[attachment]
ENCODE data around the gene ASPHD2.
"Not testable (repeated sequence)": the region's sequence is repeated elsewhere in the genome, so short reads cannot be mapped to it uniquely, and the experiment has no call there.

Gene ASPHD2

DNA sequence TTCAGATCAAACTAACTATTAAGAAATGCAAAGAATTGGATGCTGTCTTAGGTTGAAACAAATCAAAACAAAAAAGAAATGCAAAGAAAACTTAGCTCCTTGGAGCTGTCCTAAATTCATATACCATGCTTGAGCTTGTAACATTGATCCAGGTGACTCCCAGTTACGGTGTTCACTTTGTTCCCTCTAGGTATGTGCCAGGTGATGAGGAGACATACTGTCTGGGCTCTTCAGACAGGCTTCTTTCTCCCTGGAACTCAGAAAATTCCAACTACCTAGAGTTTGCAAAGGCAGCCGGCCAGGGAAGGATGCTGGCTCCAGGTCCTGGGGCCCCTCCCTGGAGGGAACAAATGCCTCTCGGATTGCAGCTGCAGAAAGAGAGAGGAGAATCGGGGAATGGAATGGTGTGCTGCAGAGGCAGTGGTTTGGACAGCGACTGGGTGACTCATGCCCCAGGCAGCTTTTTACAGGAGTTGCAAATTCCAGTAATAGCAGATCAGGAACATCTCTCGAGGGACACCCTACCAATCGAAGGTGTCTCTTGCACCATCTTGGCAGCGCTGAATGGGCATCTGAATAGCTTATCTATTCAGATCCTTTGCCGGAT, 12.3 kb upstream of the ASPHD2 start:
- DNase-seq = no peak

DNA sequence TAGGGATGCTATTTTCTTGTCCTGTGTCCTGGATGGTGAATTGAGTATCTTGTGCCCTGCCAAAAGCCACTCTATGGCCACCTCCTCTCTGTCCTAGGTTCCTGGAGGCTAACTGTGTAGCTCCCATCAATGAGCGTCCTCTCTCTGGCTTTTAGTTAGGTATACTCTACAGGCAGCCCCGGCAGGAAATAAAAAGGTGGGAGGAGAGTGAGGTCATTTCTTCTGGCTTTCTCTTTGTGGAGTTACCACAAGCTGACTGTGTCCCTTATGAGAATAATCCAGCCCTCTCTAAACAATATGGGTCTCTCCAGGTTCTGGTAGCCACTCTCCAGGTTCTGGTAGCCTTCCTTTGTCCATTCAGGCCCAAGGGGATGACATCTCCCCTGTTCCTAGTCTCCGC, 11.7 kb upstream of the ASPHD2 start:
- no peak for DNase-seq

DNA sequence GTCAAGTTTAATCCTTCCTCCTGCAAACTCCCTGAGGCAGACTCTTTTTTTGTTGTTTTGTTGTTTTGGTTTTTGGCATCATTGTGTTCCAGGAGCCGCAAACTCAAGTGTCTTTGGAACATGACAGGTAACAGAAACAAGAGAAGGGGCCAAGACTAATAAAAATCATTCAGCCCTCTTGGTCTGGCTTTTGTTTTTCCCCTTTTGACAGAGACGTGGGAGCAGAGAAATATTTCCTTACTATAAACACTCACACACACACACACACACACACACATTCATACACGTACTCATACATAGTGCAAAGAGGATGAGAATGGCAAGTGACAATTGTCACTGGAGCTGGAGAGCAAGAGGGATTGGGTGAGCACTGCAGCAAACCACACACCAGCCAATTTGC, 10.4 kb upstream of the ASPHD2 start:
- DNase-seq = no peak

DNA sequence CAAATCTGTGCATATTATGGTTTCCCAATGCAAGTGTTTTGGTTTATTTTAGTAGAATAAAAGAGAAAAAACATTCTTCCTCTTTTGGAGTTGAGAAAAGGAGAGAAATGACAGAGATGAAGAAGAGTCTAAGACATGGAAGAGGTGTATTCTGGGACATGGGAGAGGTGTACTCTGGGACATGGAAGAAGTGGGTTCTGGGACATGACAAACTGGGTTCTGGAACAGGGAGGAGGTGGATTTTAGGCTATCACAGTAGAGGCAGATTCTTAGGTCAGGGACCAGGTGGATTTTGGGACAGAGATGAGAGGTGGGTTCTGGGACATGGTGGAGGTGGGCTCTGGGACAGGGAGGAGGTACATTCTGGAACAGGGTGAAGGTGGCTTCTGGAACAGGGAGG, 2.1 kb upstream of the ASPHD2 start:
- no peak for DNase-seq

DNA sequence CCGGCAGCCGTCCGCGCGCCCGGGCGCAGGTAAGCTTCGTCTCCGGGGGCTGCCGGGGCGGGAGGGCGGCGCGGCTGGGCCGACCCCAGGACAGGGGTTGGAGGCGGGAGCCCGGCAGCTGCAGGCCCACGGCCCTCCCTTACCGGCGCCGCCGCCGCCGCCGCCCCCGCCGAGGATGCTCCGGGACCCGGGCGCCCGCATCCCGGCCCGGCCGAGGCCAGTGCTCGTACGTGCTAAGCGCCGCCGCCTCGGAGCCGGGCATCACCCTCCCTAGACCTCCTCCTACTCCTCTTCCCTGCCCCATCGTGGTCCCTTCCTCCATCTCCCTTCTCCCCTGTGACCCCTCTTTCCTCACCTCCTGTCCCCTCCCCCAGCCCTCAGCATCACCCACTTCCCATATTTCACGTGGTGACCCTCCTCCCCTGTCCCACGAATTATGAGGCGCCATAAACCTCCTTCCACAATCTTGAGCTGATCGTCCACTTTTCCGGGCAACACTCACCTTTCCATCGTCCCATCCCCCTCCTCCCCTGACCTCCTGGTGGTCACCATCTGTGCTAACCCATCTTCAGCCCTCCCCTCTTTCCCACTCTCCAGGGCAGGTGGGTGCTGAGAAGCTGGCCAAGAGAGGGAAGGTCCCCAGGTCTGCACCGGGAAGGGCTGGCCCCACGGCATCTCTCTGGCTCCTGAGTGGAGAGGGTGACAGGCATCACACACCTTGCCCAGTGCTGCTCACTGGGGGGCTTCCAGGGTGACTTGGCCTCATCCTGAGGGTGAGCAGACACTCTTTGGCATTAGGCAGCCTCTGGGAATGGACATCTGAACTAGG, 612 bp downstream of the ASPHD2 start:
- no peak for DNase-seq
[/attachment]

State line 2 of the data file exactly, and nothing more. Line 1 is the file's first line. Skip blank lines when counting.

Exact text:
"Not testable (repeated sequence)": the region's sequence is repeated elsewhere in the genome, so short reads cannot be mapped to it uniquely, and the experiment has no call there.